Number 3 is not always apparent.  I do know I will need some dressier things for Springtime events.  I do know my summer will be very casual.  And usually Fall and early Winter require some dressier apparel.  I have a big birthday (gulp!) coming up this year, and I think it deserves something special, but I’m not sure what that is yet.  But I would be willing to bet it will demand a new dress, at the least.

And my new Number 4 – now here is a category that really inspires me.  I have so many amazing vintage patterns to try, but I also have so many I have made once (or more) and love so much that I never tire of making them.   I believe my patterns will guide my sewing this year to a large degree.

Here are a few I have never used, but have hopes for in 2020:

This pattern is out of print, but I don’t really consider it vintage. However, it looks like a great shirtwaist dress pattern. I especially like Views A and D. My hope/plan is to make at least two, and perhaps three, shirtwaist dresses this year. In fact, View A is my current project.

I love everything about the design of this dress: it has a two-piece look, but the skirt is attached to a camisole under the over-bodice. I love the buttoned back and the front seaming detail. I particularly like the long-sleeved version.

Here are the back views of this dress.

Here is another take on a princess-lined dress, with jacket. It is not suitable for striped, plaid or diagonal fabrics, which eliminates quite a few of my choices, but I would love to try it. Even better would be to make a dress and jacket…

The line drawings on the envelope back show the seaming details and dart placement. It looks really, really lovely.

I came across a piece of deep pink cashmere last year, and if I decide to make a coat I think it will be View B of this classic coat pattern.

And here a few patterns I have used and want to use again.  Most have been fitted correctly (although I always seem to tweak one or two little things) – and most are versatile and classic and have simple, but elegant, lines to them.

I will definitely be making this pattern again this year at least once.

I know for certain I will be making the short version of this dress again. I have a dress planned for Spring using it.  My first use of this pattern resulted in the dress below,  selected for inclusion in the Gallery of A Stylish Guide to Classic Sewing, by Sarah Gunn and Julie Starr.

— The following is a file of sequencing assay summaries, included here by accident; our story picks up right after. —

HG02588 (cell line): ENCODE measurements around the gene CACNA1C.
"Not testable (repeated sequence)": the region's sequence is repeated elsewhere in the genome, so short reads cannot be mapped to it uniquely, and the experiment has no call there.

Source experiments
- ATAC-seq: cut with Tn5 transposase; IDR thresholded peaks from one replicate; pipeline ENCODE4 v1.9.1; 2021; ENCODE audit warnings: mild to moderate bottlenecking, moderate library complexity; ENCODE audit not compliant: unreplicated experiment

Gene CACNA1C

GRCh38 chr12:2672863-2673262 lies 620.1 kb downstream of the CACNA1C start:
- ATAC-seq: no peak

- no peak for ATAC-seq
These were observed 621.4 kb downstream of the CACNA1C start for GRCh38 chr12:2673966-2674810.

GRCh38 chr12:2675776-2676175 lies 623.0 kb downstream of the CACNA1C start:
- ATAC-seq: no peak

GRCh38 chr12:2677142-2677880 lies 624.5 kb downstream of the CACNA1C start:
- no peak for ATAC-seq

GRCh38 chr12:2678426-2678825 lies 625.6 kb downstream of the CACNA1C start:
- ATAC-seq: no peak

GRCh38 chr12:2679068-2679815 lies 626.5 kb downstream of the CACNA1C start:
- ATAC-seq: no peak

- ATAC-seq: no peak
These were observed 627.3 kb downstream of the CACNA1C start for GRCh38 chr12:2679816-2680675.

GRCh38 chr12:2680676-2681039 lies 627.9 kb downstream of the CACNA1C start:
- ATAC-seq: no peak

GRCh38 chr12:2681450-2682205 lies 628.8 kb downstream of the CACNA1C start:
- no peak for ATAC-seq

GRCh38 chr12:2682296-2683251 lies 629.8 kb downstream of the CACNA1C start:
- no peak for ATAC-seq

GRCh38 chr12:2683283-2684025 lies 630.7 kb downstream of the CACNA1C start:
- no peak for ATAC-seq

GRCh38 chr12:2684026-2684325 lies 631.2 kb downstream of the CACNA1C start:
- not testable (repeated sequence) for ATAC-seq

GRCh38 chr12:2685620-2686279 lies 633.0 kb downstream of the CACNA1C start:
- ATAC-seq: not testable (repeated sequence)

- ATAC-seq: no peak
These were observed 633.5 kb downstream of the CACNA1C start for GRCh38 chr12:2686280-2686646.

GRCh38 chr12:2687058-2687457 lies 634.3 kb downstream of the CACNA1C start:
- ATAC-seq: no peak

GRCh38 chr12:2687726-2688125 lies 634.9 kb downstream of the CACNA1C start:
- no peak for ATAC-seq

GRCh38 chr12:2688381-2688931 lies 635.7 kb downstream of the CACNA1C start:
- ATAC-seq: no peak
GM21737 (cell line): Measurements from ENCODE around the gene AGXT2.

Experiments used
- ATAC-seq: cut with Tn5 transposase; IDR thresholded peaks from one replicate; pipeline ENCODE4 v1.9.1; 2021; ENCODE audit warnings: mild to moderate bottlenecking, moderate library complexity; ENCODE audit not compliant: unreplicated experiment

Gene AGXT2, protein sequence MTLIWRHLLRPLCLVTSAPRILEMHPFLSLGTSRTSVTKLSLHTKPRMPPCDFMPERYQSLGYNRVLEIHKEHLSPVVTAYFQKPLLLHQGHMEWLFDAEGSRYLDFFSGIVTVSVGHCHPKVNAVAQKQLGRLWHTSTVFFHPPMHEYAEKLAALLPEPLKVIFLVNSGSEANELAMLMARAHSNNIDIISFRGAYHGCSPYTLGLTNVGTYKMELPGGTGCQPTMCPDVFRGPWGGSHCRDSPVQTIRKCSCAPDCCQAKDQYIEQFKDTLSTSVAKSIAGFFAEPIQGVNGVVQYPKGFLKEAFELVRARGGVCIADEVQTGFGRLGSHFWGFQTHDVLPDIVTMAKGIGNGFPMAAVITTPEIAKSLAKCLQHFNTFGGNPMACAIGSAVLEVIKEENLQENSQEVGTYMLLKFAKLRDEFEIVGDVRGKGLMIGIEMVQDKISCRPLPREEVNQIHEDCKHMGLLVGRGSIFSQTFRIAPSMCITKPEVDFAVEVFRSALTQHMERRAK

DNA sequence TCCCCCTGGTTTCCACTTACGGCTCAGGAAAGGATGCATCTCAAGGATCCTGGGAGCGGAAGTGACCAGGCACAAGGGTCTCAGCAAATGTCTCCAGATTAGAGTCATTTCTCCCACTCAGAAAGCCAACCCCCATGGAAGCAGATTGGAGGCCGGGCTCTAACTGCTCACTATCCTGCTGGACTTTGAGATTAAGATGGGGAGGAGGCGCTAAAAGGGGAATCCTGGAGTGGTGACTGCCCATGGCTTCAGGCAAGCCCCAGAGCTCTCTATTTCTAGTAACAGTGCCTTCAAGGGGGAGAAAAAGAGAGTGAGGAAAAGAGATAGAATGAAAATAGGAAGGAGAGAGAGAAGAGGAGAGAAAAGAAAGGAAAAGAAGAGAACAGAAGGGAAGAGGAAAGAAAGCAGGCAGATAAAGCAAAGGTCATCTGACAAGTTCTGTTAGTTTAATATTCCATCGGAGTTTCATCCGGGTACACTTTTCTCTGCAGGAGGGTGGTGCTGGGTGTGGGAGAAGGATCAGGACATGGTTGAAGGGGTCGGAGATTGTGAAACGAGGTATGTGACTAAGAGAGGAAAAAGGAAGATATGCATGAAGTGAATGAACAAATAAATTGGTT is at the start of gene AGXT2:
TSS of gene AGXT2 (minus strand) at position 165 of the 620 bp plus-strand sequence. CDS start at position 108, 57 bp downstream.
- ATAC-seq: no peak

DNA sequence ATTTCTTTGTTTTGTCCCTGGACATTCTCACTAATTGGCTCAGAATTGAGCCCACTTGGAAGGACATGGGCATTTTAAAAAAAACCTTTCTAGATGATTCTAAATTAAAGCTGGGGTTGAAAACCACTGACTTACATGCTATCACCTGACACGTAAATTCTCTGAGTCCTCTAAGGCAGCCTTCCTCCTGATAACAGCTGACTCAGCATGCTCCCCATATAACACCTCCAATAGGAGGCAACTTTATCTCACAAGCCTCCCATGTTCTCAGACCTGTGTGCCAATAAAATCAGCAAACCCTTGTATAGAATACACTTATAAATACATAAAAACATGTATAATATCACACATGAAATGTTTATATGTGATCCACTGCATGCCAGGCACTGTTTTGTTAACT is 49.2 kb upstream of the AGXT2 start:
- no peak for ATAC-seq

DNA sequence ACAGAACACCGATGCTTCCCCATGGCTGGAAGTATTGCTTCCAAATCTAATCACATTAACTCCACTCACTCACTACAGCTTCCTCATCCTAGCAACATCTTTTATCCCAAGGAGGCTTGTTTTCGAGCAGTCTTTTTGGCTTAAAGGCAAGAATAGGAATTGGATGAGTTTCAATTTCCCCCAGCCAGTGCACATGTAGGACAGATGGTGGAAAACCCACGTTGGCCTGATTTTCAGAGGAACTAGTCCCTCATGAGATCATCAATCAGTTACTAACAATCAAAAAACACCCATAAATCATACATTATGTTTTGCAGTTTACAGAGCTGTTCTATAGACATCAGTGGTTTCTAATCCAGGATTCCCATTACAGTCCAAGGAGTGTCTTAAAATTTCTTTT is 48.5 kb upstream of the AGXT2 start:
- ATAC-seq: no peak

I would love to make another bow blouse this year. This classic look from 1957 is about as lovely a bow blouse as one can find.

A bow blouse would be the perfect pairing with another Parisian Jacket.  A silk blouse with a Parisian Jacket made from vintage Moygashel linen?

Finally, ever since I used this pattern years ago, I have wanted to make it again, in a short-sleeved version.  I am hoping this will be the year!

I think I could make either view of this dress over and over and not get tired of it.

Much has been said this year about the start of a new decade.  It does seem prescient, doesn’t it?  Full of hope and anticipation, the new decade will, nevertheless, do what it will.  Dressmaking will be just a part of the new  continuum, but my days and months and years will be measured in no small part by what I put on my list, and then the placement of those happy checkmarks when I have accomplished that which I set out to do.

Welcome 2020!  No doubt you will be gone in a flash, so may we all make the most of your wondrous days, the dressmaking ones and all the others, too.

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Filed under Blouse patterns from the 1950's, Coats, Day dresses, Uncategorized, vintage Vogue patterns from the 1950s, vintage Vogue patterns from the 1960s

The Last Dress of the Year Past

Little did I know when I found this “end-cut” earlier in the year at Mendel Goldberg Fabrics that “classic blue” would be chosen as Pantone’s Color of the Year for 2020.  But so it was, which makes my last dress of 2019 the perfect transition into the new year and the new decade.

This an Italian silk charmeuse, in a dotted and printed jacquard.